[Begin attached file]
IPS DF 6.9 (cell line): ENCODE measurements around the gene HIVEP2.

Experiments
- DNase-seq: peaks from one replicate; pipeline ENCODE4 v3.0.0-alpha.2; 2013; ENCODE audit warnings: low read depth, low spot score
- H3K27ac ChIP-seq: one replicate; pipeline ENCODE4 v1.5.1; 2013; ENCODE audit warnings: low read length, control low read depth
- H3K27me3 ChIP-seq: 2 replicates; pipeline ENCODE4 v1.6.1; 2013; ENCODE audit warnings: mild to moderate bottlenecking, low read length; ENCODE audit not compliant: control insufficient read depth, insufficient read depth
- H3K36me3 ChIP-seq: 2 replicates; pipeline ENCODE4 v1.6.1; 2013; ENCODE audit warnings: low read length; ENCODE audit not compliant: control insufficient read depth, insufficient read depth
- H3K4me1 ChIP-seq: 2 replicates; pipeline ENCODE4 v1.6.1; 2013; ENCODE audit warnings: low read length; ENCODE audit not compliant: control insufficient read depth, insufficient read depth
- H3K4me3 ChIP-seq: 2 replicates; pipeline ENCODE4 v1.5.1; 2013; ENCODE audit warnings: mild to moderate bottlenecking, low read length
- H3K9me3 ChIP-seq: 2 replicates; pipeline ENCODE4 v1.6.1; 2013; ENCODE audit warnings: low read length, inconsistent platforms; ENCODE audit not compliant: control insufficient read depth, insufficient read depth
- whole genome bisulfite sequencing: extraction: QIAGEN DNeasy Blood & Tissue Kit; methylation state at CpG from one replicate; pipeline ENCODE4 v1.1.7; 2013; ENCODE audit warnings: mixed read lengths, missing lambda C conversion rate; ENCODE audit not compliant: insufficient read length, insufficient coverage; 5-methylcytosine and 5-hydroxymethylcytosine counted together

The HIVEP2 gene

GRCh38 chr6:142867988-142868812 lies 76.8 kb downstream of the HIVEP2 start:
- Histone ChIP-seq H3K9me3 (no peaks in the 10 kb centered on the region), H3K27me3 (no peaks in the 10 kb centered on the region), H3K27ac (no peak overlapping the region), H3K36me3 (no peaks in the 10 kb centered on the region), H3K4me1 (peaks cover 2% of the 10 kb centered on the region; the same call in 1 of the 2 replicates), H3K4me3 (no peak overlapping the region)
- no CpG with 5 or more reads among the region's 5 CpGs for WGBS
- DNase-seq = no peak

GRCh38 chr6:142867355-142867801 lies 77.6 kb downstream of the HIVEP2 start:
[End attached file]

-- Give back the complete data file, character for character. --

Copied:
IPS DF 6.9 (cell line): ENCODE measurements around the gene HIVEP2.

Experiments
- DNase-seq: peaks from one replicate; pipeline ENCODE4 v3.0.0-alpha.2; 2013; ENCODE audit warnings: low read depth, low spot score
- H3K27ac ChIP-seq: one replicate; pipeline ENCODE4 v1.5.1; 2013; ENCODE audit warnings: low read length, control low read depth
- H3K27me3 ChIP-seq: 2 replicates; pipeline ENCODE4 v1.6.1; 2013; ENCODE audit warnings: mild to moderate bottlenecking, low read length; ENCODE audit not compliant: control insufficient read depth, insufficient read depth
- H3K36me3 ChIP-seq: 2 replicates; pipeline ENCODE4 v1.6.1; 2013; ENCODE audit warnings: low read length; ENCODE audit not compliant: control insufficient read depth, insufficient read depth
- H3K4me1 ChIP-seq: 2 replicates; pipeline ENCODE4 v1.6.1; 2013; ENCODE audit warnings: low read length; ENCODE audit not compliant: control insufficient read depth, insufficient read depth
- H3K4me3 ChIP-seq: 2 replicates; pipeline ENCODE4 v1.5.1; 2013; ENCODE audit warnings: mild to moderate bottlenecking, low read length
- H3K9me3 ChIP-seq: 2 replicates; pipeline ENCODE4 v1.6.1; 2013; ENCODE audit warnings: low read length, inconsistent platforms; ENCODE audit not compliant: control insufficient read depth, insufficient read depth
- whole genome bisulfite sequencing: extraction: QIAGEN DNeasy Blood & Tissue Kit; methylation state at CpG from one replicate; pipeline ENCODE4 v1.1.7; 2013; ENCODE audit warnings: mixed read lengths, missing lambda C conversion rate; ENCODE audit not compliant: insufficient read length, insufficient coverage; 5-methylcytosine and 5-hydroxymethylcytosine counted together

The HIVEP2 gene

GRCh38 chr6:142867988-142868812 lies 76.8 kb downstream of the HIVEP2 start:
- Histone ChIP-seq H3K9me3 (no peaks in the 10 kb centered on the region), H3K27me3 (no peaks in the 10 kb centered on the region), H3K27ac (no peak overlapping the region), H3K36me3 (no peaks in the 10 kb centered on the region), H3K4me1 (peaks cover 2% of the 10 kb centered on the region; the same call in 1 of the 2 replicates), H3K4me3 (no peak overlapping the region)
- no CpG with 5 or more reads among the region's 5 CpGs for WGBS
- DNase-seq = no peak

GRCh38 chr6:142867355-142867801 lies 77.6 kb downstream of the HIVEP2 start: